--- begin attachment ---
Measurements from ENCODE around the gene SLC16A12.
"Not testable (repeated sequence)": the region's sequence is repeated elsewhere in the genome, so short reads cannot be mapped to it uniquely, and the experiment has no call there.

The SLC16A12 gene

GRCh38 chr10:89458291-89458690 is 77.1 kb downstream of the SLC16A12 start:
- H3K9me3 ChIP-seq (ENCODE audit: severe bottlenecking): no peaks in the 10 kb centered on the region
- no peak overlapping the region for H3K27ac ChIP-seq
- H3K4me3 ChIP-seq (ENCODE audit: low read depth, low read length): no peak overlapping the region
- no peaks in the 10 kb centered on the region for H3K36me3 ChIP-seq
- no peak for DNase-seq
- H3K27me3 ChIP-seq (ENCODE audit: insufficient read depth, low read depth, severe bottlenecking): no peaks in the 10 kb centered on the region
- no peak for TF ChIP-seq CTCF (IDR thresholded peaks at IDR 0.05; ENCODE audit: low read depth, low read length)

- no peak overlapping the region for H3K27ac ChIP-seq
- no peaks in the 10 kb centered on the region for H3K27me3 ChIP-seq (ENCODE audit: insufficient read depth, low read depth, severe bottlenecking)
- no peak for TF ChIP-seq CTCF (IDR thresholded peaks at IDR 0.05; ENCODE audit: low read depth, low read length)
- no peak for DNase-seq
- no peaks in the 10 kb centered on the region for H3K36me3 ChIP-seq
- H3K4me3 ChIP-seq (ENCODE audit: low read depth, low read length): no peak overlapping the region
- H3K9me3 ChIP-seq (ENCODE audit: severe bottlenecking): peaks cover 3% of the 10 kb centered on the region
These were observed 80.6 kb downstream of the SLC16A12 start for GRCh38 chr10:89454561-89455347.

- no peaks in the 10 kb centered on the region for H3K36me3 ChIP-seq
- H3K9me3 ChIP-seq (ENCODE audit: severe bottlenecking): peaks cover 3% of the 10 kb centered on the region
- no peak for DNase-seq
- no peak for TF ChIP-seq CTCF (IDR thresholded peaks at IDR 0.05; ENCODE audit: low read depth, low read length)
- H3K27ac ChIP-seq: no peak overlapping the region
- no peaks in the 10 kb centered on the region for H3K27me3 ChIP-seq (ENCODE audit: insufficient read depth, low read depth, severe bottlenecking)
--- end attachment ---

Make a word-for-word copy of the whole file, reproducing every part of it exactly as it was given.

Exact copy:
Measurements from ENCODE around the gene SLC16A12.
"Not testable (repeated sequence)": the region's sequence is repeated elsewhere in the genome, so short reads cannot be mapped to it uniquely, and the experiment has no call there.

The SLC16A12 gene

GRCh38 chr10:89458291-89458690 is 77.1 kb downstream of the SLC16A12 start:
- H3K9me3 ChIP-seq (ENCODE audit: severe bottlenecking): no peaks in the 10 kb centered on the region
- no peak overlapping the region for H3K27ac ChIP-seq
- H3K4me3 ChIP-seq (ENCODE audit: low read depth, low read length): no peak overlapping the region
- no peaks in the 10 kb centered on the region for H3K36me3 ChIP-seq
- no peak for DNase-seq
- H3K27me3 ChIP-seq (ENCODE audit: insufficient read depth, low read depth, severe bottlenecking): no peaks in the 10 kb centered on the region
- no peak for TF ChIP-seq CTCF (IDR thresholded peaks at IDR 0.05; ENCODE audit: low read depth, low read length)

- no peak overlapping the region for H3K27ac ChIP-seq
- no peaks in the 10 kb centered on the region for H3K27me3 ChIP-seq (ENCODE audit: insufficient read depth, low read depth, severe bottlenecking)
- no peak for TF ChIP-seq CTCF (IDR thresholded peaks at IDR 0.05; ENCODE audit: low read depth, low read length)
- no peak for DNase-seq
- no peaks in the 10 kb centered on the region for H3K36me3 ChIP-seq
- H3K4me3 ChIP-seq (ENCODE audit: low read depth, low read length): no peak overlapping the region
- H3K9me3 ChIP-seq (ENCODE audit: severe bottlenecking): peaks cover 3% of the 10 kb centered on the region
These were observed 80.6 kb downstream of the SLC16A12 start for GRCh38 chr10:89454561-89455347.

- no peaks in the 10 kb centered on the region for H3K36me3 ChIP-seq
- H3K9me3 ChIP-seq (ENCODE audit: severe bottlenecking): peaks cover 3% of the 10 kb centered on the region
- no peak for DNase-seq
- no peak for TF ChIP-seq CTCF (IDR thresholded peaks at IDR 0.05; ENCODE audit: low read depth, low read length)
- H3K27ac ChIP-seq: no peak overlapping the region
- no peaks in the 10 kb centered on the region for H3K27me3 ChIP-seq (ENCODE audit: insufficient read depth, low read depth, severe bottlenecking)